OpenShift provides a convenient abstraction over the concept of containers in the form of a PaaS (Platform as an application Service). At its core it utilises familiar container concepts provided by the likes of Docker and Kubernetes. This typically consists of an Orchestration Framework which can be used to scale applications on-demand based on usage but it also incorporates internal routing and firewall control via the use of application configuration files.
As part of this blog entry we will provide a quick overview of the OpenShift features and how to get this up and running on your own development machine using the Open Sourced MiniShift implementation.
The open sourced organisation
OpenShift originhave provided a simple setup in the form of
MiniShift. They have detailed instructions on how to install MiniShift but in an attempt to stream line this I will be focusing on the MacOS installation guide.
MacOS Installation quick guide
- OS X 10.10.3 Yosemite or later
- Homebrew - convenient package installer for MacOS
- VirtualBox - choose the latest
OS X hostunder VirtualBox platform packages. This should download the latest DMG binary to your machine where you can install it.
- xhyve - a hypervisor required to start the virtual machine.
At the time of writing you can install and setup MiniShift with all the requirements on MacOS for the first time using a basic script like the following:
minishift start minishift ip # Get the MiniShift IP Address oc login -u system:admin # Login as admin
Interaction with OpenShift is with the command line tool oc. To configure and set this up execute the following:
eval $(minishift oc-env) # Setup the OpenShift command line tool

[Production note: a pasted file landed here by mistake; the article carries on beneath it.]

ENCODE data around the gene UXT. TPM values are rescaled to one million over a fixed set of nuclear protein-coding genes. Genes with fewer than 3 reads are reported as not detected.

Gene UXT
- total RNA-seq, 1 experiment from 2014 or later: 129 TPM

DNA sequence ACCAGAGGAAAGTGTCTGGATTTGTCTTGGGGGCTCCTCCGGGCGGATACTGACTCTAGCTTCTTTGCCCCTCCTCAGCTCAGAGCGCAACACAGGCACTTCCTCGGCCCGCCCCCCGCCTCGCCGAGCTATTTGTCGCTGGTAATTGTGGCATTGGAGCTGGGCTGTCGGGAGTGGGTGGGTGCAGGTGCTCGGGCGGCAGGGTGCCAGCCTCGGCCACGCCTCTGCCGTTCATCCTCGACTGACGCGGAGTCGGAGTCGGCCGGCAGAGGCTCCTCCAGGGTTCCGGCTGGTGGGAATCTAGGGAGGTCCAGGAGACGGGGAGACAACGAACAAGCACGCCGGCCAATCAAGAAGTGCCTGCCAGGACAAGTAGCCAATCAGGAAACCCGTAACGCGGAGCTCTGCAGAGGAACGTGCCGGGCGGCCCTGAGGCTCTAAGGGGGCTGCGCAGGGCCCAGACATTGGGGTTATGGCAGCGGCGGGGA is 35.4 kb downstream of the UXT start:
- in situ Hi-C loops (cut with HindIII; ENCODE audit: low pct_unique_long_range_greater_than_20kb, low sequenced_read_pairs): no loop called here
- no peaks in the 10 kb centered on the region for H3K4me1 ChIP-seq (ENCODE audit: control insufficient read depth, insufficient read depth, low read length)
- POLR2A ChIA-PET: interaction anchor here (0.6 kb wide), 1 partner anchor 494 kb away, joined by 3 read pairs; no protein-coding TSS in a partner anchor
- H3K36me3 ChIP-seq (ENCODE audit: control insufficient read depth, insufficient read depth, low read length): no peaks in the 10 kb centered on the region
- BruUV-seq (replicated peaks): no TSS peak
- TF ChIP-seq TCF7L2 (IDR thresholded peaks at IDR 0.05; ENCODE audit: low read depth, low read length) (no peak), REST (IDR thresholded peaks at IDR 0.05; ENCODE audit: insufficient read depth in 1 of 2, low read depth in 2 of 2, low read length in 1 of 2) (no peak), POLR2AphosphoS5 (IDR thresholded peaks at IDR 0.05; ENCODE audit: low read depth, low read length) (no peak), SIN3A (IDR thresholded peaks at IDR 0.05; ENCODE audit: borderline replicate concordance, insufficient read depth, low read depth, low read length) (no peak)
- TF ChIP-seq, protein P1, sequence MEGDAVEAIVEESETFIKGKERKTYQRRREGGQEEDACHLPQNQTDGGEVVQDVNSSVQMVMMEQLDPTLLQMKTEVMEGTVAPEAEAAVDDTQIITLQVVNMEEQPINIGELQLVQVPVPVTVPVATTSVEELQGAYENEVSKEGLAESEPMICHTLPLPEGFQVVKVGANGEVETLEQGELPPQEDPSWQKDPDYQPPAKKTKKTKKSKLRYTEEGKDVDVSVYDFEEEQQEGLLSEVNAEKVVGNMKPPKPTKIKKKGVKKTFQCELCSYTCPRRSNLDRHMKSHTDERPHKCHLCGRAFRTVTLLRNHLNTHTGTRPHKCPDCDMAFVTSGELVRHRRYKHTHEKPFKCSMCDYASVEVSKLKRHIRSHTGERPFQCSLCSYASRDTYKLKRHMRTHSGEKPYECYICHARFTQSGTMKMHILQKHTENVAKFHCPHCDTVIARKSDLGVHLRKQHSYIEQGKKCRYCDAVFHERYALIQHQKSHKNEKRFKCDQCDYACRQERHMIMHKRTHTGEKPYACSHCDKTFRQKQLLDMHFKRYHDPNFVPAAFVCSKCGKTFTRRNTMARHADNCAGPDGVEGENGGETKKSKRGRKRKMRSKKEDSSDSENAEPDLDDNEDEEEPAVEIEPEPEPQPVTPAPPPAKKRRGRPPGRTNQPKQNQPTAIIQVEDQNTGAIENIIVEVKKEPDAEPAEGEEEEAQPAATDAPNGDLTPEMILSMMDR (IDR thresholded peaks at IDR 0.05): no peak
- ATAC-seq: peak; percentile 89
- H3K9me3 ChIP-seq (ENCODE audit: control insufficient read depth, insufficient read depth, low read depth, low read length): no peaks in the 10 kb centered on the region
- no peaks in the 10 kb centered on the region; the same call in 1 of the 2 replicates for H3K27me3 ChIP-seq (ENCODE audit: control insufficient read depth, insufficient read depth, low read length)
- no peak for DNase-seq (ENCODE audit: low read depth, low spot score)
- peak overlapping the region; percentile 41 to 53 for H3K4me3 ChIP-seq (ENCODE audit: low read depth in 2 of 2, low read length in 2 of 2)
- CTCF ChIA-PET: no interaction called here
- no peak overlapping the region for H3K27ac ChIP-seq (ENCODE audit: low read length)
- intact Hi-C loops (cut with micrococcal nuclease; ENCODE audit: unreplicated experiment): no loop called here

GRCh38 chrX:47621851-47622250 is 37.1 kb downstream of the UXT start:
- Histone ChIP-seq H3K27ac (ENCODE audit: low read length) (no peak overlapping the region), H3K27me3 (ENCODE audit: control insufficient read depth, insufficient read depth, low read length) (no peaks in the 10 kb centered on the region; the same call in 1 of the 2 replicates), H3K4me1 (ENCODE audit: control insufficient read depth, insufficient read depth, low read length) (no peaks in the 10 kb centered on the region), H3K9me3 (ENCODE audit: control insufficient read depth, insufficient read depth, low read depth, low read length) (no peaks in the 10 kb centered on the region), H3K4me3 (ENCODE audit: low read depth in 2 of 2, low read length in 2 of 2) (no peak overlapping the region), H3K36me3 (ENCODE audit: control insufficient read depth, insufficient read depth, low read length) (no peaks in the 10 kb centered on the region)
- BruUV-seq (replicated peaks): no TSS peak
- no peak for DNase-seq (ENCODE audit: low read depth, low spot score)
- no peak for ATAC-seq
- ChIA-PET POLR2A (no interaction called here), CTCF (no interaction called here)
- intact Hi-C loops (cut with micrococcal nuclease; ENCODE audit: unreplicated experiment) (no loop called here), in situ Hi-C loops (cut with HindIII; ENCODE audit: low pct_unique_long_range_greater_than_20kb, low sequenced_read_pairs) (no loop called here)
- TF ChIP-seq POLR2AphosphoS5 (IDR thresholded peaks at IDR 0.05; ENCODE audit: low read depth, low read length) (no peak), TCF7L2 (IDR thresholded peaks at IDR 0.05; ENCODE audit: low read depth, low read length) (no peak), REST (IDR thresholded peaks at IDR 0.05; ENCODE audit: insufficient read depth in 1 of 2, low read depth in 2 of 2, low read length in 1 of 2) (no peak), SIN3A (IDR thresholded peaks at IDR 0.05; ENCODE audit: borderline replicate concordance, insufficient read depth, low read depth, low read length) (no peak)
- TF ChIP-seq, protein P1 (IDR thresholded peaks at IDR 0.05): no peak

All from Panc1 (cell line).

oc new-app https://github.com/openshift/nodejs-ex -l name=myapp # Deploy a sample app oc expose svc/nodejs-ex # Expose a route to the service minishift openshift service nodejs-ex --in-browser # Open the app in your browser oc status # View project status
If you encounter issues loading the sample application in your browser its is possible that the DNS is not resolving correctly. In my case the url “http://dev-python3-myproject.192.168.XX.XX.nip.io” was not resolving due to an issue with
nip.io which provides wildcard support for DNS names. After some investigation it turns out the problem for me was my router which was blocking DNS resolution.
If you encounter this specific issue you can resolve it by updating your machine to use the google DNS server (i.e. 220.127.116.11). In my case all I had to do was edit “/etc/resolv.conf” and replace the nameserver line with “nameserver 18.104.22.168”. You may need to reset this value if it is overwritten so its worth creating a small script to update it. Finally you will probably need to expose the route again in order to get it working.
When your finished playing with MiniShift you can stop it easily with the following command:
Ok so whats next?
Ok so installing a sample app is fairly straightforward but what do we do if we want to take our applications and use a real OpenShift instance in the Cloud. Well luckily cloud providers have started to provide convenient guides on how to set all this up. For instance AWS provides a quick overview on their technical blog covering this very topic.